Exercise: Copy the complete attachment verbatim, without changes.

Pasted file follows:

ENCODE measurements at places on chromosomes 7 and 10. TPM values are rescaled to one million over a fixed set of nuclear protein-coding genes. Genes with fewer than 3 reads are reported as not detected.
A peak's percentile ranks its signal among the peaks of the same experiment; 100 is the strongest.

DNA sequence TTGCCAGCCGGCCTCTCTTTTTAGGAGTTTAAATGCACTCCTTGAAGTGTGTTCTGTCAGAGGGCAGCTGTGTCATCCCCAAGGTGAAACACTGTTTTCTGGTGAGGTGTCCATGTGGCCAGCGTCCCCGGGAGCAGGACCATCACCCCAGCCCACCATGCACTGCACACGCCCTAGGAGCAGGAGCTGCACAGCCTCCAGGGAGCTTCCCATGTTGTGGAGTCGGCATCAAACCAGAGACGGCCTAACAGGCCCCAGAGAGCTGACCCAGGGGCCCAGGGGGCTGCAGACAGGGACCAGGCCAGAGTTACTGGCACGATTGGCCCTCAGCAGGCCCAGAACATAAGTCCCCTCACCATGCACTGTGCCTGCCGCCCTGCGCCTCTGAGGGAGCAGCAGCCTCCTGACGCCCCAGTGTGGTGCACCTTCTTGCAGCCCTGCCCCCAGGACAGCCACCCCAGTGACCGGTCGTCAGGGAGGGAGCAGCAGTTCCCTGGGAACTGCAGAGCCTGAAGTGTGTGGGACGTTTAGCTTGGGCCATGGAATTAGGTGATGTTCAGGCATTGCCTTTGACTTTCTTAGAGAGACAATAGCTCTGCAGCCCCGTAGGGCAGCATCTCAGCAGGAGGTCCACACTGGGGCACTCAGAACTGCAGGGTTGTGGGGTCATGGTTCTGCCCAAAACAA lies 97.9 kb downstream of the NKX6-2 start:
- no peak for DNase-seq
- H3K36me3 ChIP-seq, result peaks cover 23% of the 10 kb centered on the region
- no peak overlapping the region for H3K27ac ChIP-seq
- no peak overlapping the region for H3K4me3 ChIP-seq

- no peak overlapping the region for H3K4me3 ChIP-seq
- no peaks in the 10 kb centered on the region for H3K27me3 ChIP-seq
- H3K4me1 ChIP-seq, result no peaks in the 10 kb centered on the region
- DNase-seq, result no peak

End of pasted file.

ENCODE measurements at places on chromosomes 7 and 10. TPM values are rescaled to one million over a fixed set of nuclear protein-coding genes. Genes with fewer than 3 reads are reported as not detected.
A peak's percentile ranks its signal among the peaks of the same experiment; 100 is the strongest.

DNA sequence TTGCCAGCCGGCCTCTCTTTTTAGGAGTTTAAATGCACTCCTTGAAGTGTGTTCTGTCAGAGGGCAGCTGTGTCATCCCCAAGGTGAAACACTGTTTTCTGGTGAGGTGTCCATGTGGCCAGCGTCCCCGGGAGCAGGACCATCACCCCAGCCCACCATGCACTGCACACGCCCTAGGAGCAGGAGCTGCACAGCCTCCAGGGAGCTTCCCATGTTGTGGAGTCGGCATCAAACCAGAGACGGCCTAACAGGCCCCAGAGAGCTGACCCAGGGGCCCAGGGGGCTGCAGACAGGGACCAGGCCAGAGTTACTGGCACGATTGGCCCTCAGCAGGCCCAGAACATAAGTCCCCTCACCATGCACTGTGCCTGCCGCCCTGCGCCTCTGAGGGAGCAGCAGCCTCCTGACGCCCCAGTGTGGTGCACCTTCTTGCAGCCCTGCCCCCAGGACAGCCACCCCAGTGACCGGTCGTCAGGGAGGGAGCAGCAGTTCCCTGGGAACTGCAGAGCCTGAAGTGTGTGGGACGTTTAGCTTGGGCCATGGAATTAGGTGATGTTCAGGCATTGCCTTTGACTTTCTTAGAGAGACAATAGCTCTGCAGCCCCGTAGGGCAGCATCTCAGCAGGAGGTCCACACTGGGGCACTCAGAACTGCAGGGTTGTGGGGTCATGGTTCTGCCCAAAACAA lies 97.9 kb downstream of the NKX6-2 start:
- no peak for DNase-seq
- H3K36me3 ChIP-seq, result peaks cover 23% of the 10 kb centered on the region
- no peak overlapping the region for H3K27ac ChIP-seq
- no peak overlapping the region for H3K4me3 ChIP-seq

- no peak overlapping the region for H3K4me3 ChIP-seq
- no peaks in the 10 kb centered on the region for H3K27me3 ChIP-seq
- H3K4me1 ChIP-seq, result no peaks in the 10 kb centered on the region
- DNase-seq, result no peak